Seven key storylines of the ELEAGUE Major
ELEAGUE Major Boston begins in a little over two days, on January 19, and with it come countless storylines connected to the 16 teams. Here are seven of the biggest storylines and questions that will be answered by the time the first Major of 2018 finishes, at the end of the month.
NiKo or olofmeister — a streak is bound to come to an end
Nikola "NiKo" Kovač has yet to pass the group stage of a Major, with five attempts behind him (four with mousesports and one with FaZe), while Olof "olofmeister" Kajbjer's name is written down in the history books as one of only five players to have made playoffs at all CS:GO Majors thus far. One of those streaks will come to an end by Monday, when the ELEAGUE Major's group stage finishes and we find out which eight teams become the new Legends.
The Bosnian superstar should certainly fancy his chances with FaZe, who are by all accounts a top two team in the world, making them one of the favorites of the entire tournament, not just the group stage — especially given the situation SK find themselves in. There is, however, that nagging voice that says "But that has been the case before". FaZe's status within the scene now is not dissimilar to their situation prior to the PGL Major Krakow, and the European mixture was still eliminated in last place some six months ago. The lineup is, of course, different now, so the circumstances change.
At the Main Qualifier, FaZe barely survived a Lucas "steel" Lopes-less Liquid and lost to Vega Squadron on two of their signature maps. That is a sign of either Finn "karrigan" Andersen's team not being in their best shape or of their overconfidence in a qualifier for which they were the biggest favorites by some margin. If the latter is the case, those two matches serve as a wake-up call for the FaZe Clan, who should then have little trouble making it into the playoffs to break NiKo's streak. Even if the former scenario is true, the likelihood of FaZe going out early is still low, but the list of players who have made the playoffs at every single Major may be cut short.
device comes in last-minute to save the day
The last three tournaments of 2017 saw Astralis stuck playing without Nicolai "device" Reedtz, who took time off to recover from his persistent health issues. The Danes managed to hold their own at two of the three tournaments, even surpassing all expectations at BLAST Pro Series with Dennis "dennis" Edman standing in throughout their runner-up campaign, but it was clear that the main star of the team was missing.
What was not clear until a little over a week ago was whether device would be able to make it to the Major, but the good news of his return was announced after all — Astralis will be able to field their full lineup from Friday on. The interesting part about device's reappearance is that the team have not reverted to their normal setup, in which the 22-year-old played as the main AWPer. Instead, Peter "dupreeh" Rasmussen will continue to use the 'Big Green' primarily like he did during his sidekick's medical leave at BLAST, Pro League and ECS.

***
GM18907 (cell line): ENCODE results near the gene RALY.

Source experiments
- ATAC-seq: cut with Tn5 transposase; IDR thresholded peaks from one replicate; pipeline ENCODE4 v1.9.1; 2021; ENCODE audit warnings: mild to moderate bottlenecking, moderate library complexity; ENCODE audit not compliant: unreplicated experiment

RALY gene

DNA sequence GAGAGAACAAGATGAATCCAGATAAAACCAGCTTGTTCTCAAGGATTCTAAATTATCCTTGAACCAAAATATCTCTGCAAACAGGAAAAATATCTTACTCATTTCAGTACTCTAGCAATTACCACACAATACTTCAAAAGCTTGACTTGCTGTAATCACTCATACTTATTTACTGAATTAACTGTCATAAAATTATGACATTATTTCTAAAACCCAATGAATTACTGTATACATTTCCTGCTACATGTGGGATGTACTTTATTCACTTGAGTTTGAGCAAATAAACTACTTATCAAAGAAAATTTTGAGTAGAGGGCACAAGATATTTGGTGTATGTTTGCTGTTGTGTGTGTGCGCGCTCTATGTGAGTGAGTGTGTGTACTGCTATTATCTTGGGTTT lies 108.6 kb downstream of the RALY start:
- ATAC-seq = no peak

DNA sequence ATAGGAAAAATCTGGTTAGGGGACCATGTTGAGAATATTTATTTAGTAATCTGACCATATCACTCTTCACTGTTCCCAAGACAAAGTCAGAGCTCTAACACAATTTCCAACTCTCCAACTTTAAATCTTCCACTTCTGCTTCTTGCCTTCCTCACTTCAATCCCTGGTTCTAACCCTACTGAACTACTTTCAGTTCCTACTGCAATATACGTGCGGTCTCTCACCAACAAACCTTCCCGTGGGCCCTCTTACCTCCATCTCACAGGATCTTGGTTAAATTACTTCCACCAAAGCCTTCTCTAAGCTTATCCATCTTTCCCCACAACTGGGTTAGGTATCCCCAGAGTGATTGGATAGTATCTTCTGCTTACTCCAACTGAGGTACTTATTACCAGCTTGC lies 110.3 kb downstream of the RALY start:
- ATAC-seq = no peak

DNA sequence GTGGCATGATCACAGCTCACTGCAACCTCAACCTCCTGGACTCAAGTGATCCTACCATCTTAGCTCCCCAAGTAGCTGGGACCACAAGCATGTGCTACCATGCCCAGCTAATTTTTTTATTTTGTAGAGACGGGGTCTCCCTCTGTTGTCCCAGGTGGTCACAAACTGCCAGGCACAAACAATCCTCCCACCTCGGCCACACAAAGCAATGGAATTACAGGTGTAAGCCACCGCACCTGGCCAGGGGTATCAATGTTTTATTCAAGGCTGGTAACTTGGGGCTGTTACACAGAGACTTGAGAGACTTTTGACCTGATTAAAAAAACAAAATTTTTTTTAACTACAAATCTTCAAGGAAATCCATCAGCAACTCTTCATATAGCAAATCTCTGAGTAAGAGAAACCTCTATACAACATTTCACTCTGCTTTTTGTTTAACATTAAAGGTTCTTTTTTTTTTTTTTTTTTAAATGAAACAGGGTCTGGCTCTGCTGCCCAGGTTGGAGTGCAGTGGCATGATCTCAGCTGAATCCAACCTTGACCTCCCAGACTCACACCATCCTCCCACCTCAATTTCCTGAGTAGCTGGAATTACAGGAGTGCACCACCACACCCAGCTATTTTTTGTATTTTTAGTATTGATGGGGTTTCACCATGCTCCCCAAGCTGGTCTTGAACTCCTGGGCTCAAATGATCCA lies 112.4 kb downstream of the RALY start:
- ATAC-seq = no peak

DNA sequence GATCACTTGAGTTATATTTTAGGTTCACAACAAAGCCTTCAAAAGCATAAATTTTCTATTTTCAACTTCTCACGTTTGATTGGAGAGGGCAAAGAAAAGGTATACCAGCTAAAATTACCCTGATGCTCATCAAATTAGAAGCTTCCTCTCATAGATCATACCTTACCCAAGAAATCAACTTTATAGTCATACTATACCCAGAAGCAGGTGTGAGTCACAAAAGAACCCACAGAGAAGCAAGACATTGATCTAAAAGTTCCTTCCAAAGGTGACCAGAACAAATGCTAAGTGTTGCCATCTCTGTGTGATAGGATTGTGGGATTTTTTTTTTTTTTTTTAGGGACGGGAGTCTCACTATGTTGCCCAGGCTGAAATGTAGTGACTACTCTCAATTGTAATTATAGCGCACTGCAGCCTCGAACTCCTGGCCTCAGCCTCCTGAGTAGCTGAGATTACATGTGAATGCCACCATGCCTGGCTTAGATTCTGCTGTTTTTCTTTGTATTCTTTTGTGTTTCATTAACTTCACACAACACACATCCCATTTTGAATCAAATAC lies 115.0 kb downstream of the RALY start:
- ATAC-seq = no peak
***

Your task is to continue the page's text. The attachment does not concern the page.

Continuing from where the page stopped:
Only time will tell whether the move will pay off. There are no questions about device's abilities as a rifler, and the option of having him AWP secondarily when it fits Astralis will surely only help, but dupreeh still has, in his own words, a lot to learn with the gun, and the change comes with certain playstyle differences that the Danes will have to tackle.
Can SK and Liquid overcome their handicaps?
One thing connecting SK and Liquid is that both come into the ELEAGUE Major without their full lineup. The Brazilian side see the return of João "felps" Vasconcellos, who steps in for Ricardo "boltz" Prass due to the Major cycle's roster rules, with the same applying for the Brazilian duo's former teammate steel, as Liquid will continue to field Wilton "zews" Prado instead.
And yet their stories are very different. Despite the fact that the Brazilian squad had no practice with felps ahead of the Major, no one should count them out simply because their stand-in is still a very good player who also has considerable experience playing with the team, having been part of the roster from February to October last year.
On the other hand, Liquid are forced to play with a coach who has fairly little experience at a high level and has been out of action for nearly a year. We saw during the Major Qualifier (and before that, at the Pro League Season 6 Finals) how much of an effect that has on the North American squad, who barely barely scraped by in the Main Qualifier to even earn their place at the Major, only doing so thanks to a ninth spot suddenly becoming available due to 100 Thieves pulling out.
Naturally, SK will not be at 100%, having changed their playstyle since felps' departure, which will cause issues with roles that they probably haven't had enough time to fix completely. Nonetheless, the Brazilians have a good chance of making a deep run, or at the very least keeping their Legends status; the same cannot be said for Liquid, given what we know.